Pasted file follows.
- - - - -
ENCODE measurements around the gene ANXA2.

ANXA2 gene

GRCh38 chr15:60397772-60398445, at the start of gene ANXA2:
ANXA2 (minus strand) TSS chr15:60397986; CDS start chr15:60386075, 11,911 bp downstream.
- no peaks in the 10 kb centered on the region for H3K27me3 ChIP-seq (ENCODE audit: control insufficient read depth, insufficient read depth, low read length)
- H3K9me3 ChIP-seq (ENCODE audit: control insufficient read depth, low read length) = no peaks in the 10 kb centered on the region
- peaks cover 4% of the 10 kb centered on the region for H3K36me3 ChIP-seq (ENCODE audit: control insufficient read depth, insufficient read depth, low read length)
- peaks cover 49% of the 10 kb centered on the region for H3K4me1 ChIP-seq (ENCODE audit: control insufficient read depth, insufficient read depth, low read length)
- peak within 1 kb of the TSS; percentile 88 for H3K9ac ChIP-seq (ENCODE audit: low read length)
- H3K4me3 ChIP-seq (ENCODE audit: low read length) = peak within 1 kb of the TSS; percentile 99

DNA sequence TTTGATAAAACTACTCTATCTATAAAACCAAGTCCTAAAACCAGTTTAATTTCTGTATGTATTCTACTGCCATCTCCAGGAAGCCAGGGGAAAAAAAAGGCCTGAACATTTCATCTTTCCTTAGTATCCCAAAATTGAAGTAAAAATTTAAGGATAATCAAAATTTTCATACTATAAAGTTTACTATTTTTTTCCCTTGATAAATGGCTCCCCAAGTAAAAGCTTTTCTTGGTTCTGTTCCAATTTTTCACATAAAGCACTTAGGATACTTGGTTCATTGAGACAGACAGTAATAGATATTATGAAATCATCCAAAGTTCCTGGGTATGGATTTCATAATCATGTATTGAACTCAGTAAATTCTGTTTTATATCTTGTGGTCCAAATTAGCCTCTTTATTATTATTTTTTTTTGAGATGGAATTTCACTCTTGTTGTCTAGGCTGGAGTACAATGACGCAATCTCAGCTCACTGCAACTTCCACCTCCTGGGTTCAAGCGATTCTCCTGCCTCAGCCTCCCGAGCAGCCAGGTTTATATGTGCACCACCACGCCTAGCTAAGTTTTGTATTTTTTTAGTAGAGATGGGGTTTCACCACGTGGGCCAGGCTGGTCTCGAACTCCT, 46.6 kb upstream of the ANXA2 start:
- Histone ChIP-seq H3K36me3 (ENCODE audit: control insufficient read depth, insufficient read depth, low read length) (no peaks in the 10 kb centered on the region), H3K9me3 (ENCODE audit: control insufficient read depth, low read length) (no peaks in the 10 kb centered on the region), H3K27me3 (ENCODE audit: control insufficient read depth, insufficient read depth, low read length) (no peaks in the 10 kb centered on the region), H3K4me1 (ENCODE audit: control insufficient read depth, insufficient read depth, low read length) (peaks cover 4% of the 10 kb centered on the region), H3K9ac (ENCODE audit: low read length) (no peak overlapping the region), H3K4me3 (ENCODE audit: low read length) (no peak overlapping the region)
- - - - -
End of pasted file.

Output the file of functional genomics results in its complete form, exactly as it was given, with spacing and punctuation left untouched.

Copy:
ENCODE measurements around the gene ANXA2.

ANXA2 gene

GRCh38 chr15:60397772-60398445, at the start of gene ANXA2:
ANXA2 (minus strand) TSS chr15:60397986; CDS start chr15:60386075, 11,911 bp downstream.
- no peaks in the 10 kb centered on the region for H3K27me3 ChIP-seq (ENCODE audit: control insufficient read depth, insufficient read depth, low read length)
- H3K9me3 ChIP-seq (ENCODE audit: control insufficient read depth, low read length) = no peaks in the 10 kb centered on the region
- peaks cover 4% of the 10 kb centered on the region for H3K36me3 ChIP-seq (ENCODE audit: control insufficient read depth, insufficient read depth, low read length)
- peaks cover 49% of the 10 kb centered on the region for H3K4me1 ChIP-seq (ENCODE audit: control insufficient read depth, insufficient read depth, low read length)
- peak within 1 kb of the TSS; percentile 88 for H3K9ac ChIP-seq (ENCODE audit: low read length)
- H3K4me3 ChIP-seq (ENCODE audit: low read length) = peak within 1 kb of the TSS; percentile 99

DNA sequence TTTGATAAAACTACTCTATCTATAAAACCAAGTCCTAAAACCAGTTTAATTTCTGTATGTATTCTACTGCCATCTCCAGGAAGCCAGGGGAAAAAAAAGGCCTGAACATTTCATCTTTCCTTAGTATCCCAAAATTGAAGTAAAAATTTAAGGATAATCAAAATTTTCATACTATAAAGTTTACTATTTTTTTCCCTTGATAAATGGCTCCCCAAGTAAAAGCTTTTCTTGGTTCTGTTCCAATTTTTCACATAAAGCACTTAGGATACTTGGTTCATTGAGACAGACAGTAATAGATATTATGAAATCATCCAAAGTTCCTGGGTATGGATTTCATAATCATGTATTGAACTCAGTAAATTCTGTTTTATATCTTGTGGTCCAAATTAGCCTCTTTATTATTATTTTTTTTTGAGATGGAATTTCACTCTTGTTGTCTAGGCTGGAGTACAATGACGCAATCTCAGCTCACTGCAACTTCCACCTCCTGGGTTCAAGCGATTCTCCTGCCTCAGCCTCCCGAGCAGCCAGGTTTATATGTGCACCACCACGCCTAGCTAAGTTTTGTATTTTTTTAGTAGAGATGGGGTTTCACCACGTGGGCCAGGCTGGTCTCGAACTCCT, 46.6 kb upstream of the ANXA2 start:
- Histone ChIP-seq H3K36me3 (ENCODE audit: control insufficient read depth, insufficient read depth, low read length) (no peaks in the 10 kb centered on the region), H3K9me3 (ENCODE audit: control insufficient read depth, low read length) (no peaks in the 10 kb centered on the region), H3K27me3 (ENCODE audit: control insufficient read depth, insufficient read depth, low read length) (no peaks in the 10 kb centered on the region), H3K4me1 (ENCODE audit: control insufficient read depth, insufficient read depth, low read length) (peaks cover 4% of the 10 kb centered on the region), H3K9ac (ENCODE audit: low read length) (no peak overlapping the region), H3K4me3 (ENCODE audit: low read length) (no peak overlapping the region)